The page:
Mental Work Demands and Late-Life Cognitive Impairment: Results From the Shanghai Aging Study
Publish Year: 2018
Objective: The aim of this study is to explore the association between mental work demands (MWDs) and late-life cognition among Chinese older adults.
Method: Data were drawn from the baseline of the Shanghai Aging Study.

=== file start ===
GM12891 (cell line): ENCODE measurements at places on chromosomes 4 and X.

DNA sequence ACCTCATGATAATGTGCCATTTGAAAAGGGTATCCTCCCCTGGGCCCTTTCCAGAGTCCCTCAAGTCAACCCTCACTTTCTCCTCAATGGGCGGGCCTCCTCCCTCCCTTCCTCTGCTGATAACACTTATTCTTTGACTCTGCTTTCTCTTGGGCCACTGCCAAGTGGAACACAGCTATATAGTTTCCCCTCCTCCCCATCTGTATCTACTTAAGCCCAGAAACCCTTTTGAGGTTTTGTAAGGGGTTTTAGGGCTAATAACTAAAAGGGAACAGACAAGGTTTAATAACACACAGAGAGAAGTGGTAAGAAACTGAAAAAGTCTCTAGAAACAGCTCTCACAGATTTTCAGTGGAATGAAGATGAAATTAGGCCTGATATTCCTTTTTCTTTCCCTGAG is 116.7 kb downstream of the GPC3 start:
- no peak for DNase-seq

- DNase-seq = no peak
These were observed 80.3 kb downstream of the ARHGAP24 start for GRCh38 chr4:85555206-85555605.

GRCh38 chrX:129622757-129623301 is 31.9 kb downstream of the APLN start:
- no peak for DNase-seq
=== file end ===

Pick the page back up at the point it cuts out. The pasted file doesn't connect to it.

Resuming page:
Results: Among 3,546 participants, the mean MWDs index of participants with dementia, mild cognitive impairment (MCI), and cognitive normal were 2.8 (SD = 0.5), 2.8 (SD = 0.5), and 2.9 (SD = 0.4), respectively. Mini Mental State Examination (MMSE) scores in group with low MWDs level decreased more dramatically by increasing age than that in groups with middle and high MWDs level (p <.001). In a subgroup of participants with education ≥6 years, we found a positive correlation between MWDs index and MMSE score after adjusting for gender, age, body mass index, income, living alone, smoking, drinking, anxiety, depression, heart disease, hypertension, diabetes, and APOE-ε4 (apolipoprotein), by generalized linear model analysis (p <.001). Discussion: Our results suggest that long-time mental work stimulation during adulthood would have potential benefits to late-life cognition.